Finer Wine Kit Fermentation observation

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I started two FWK kits on the weekend and have an observation I want to share with a question. I’m doing a Forte Merlot and a Cali Southern Rhone (only available in the Forte series iirc). Doing them side by side and following directions except for one variable. Mixed everything Saturday, pitched starter Sunday around 1:00pm, stirred first time Monday evening, Tuesday I had to take an overnight work trip which caused the variable. I added the nutrient pack at about 40 hours on Tuesday morning before leaving. They were both churning along well at that point and the nutrients caused a slight overflow of the Merlot. I chose to drop the packet at that time because my next opportunity would be Wednesday evening. So here it is Wednesday evening. I stirred them and there is still a lot of good foaming. The observation is that one of them, the CSRh, has tinier bubbles than the other. No big deal but I’m wondering why. The other difference is the SG. The Merlot was 1.004 and the Rhone was 1.014. They are fermenting at the same time under the same conditions. Is it possible that the tiny bubbles caused a distorted SG reading? BTW, starting SG for both was close Merlot 1.102, Rhone 1.106
 
I've noticed a variety of bubble characteristics also. Big and little, dissipate quickly and linger for a while. Why? Protein? Fatty acids? Fructose? Polyols? Phenolics? Something else? Little things sometimes really bug me.

I'm sure dissolved CO2 and bubbles will distort an accurate density reading. Is it significant? I don't know. My time is limited so I carefully choose my information deep dives. :)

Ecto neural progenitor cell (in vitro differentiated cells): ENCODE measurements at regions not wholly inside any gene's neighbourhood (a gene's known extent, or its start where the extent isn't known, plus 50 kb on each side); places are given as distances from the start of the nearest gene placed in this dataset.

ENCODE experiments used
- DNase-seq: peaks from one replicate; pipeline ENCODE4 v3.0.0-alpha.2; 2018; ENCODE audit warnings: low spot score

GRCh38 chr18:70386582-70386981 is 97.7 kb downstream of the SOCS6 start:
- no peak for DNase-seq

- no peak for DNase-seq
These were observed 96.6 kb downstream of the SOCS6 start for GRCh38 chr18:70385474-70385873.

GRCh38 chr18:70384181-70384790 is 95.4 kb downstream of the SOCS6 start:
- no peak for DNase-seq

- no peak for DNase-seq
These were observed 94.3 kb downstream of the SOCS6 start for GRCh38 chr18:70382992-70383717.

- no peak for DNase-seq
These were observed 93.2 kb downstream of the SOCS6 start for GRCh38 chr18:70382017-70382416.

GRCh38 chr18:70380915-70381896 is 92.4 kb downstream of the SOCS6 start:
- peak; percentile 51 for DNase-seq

Bubbles on a hydrometer will cause a higher reading, you could kill the sample by microwaving it stirring out the gas, cooling, then doing the reading. Yeah that is too much work, I might still be high but try spinning the hydrometer.

You have too many choices to diagnose bubble size. , , , Grape juice has a variety of solids in it which can stabilize a bubble (hydrophobic end and hydrophilic end). A native protein will produce a film that can trap gas. High viscosity (as with a gum) can keep small bubbles from coalescing, a carboy which is closer to a heat source should release gas faster and coalesce faster. There are some food grade materials which act as anti foam agents. . . . . yup a curious observation, , , which might never happen again.
 
I've no idea about the bubble size but differing fermentation rates under those circumstances does not surprise me at all.

I never make just one kit at a time, sometimes I make identical kits with identical yeast, sometimes identical kits with different yeast, sometimes different kits with identical yeast, and sometimes different kits with different yeast and I think I can safely say that these multiple batches never ever ferment at the exact same rate, even ferments with identical kits and identical yeast can be "out of sync" so to speak during fermentation.

What you see in the SG readings is not at all unusual in my experience. Usually starting at or about 1.100 OG they all have gotten to the "finish line" (of 0.994-0.996 FG) in their own time.
 
I've no idea about the bubble size but differing fermentation rates under those circumstances does not surprise me at all.

I never make just one kit at a time, sometimes I make identical kits with identical yeast, sometimes identical kits with different yeast, sometimes different kits with identical yeast, and sometimes different kits with different yeast and I think I can safely say that these multiple batches never ever ferment at the exact same rate, even ferments with identical kits and identical yeast can be "out of sync" so to speak during fermentation.

What you see in the SG readings is not at all unusual in my experience. Usually starting at or about 1.100 OG they all have gotten to the "finish line" (of 0.994-0.996 FG) in their own time.